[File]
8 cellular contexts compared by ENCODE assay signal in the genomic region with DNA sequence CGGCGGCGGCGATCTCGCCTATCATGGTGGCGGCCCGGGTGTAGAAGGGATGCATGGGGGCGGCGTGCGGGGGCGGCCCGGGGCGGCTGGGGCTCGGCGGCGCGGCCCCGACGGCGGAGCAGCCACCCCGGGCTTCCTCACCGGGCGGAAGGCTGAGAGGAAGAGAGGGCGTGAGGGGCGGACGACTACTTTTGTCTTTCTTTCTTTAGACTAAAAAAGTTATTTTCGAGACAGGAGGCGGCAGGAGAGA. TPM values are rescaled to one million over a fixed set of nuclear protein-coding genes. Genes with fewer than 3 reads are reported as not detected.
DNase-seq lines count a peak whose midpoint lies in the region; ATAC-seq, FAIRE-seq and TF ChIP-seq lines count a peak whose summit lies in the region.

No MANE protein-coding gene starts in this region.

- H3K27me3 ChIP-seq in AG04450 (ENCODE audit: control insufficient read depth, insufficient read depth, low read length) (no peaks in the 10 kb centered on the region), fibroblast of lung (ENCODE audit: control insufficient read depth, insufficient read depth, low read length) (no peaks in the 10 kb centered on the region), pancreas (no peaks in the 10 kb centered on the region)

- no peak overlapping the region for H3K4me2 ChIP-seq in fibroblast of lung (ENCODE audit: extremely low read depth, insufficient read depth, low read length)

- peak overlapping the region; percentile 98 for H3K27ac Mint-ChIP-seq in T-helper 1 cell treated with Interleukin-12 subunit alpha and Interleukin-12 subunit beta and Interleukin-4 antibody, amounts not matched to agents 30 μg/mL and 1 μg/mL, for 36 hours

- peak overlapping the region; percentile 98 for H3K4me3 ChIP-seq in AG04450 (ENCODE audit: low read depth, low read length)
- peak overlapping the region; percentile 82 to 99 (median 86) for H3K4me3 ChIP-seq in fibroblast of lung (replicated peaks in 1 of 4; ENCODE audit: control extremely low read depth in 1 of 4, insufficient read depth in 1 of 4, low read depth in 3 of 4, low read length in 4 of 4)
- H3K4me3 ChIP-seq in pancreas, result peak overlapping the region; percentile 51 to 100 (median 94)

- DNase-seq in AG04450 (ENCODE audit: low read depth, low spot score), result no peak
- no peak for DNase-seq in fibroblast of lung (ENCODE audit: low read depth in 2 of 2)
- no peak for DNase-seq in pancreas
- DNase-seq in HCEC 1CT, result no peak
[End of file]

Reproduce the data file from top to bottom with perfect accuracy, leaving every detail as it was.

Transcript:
8 cellular contexts compared by ENCODE assay signal in the genomic region with DNA sequence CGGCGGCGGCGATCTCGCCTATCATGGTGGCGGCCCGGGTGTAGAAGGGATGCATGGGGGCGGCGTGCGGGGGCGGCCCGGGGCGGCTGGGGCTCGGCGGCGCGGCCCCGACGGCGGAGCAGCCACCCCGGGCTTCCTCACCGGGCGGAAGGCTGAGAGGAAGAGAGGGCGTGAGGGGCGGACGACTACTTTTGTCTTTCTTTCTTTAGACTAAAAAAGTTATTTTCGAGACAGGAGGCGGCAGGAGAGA. TPM values are rescaled to one million over a fixed set of nuclear protein-coding genes. Genes with fewer than 3 reads are reported as not detected.
DNase-seq lines count a peak whose midpoint lies in the region; ATAC-seq, FAIRE-seq and TF ChIP-seq lines count a peak whose summit lies in the region.

No MANE protein-coding gene starts in this region.

- H3K27me3 ChIP-seq in AG04450 (ENCODE audit: control insufficient read depth, insufficient read depth, low read length) (no peaks in the 10 kb centered on the region), fibroblast of lung (ENCODE audit: control insufficient read depth, insufficient read depth, low read length) (no peaks in the 10 kb centered on the region), pancreas (no peaks in the 10 kb centered on the region)

- no peak overlapping the region for H3K4me2 ChIP-seq in fibroblast of lung (ENCODE audit: extremely low read depth, insufficient read depth, low read length)

- peak overlapping the region; percentile 98 for H3K27ac Mint-ChIP-seq in T-helper 1 cell treated with Interleukin-12 subunit alpha and Interleukin-12 subunit beta and Interleukin-4 antibody, amounts not matched to agents 30 μg/mL and 1 μg/mL, for 36 hours

- peak overlapping the region; percentile 98 for H3K4me3 ChIP-seq in AG04450 (ENCODE audit: low read depth, low read length)
- peak overlapping the region; percentile 82 to 99 (median 86) for H3K4me3 ChIP-seq in fibroblast of lung (replicated peaks in 1 of 4; ENCODE audit: control extremely low read depth in 1 of 4, insufficient read depth in 1 of 4, low read depth in 3 of 4, low read length in 4 of 4)
- H3K4me3 ChIP-seq in pancreas, result peak overlapping the region; percentile 51 to 100 (median 94)

- DNase-seq in AG04450 (ENCODE audit: low read depth, low spot score), result no peak
- no peak for DNase-seq in fibroblast of lung (ENCODE audit: low read depth in 2 of 2)
- no peak for DNase-seq in pancreas
- DNase-seq in HCEC 1CT, result no peak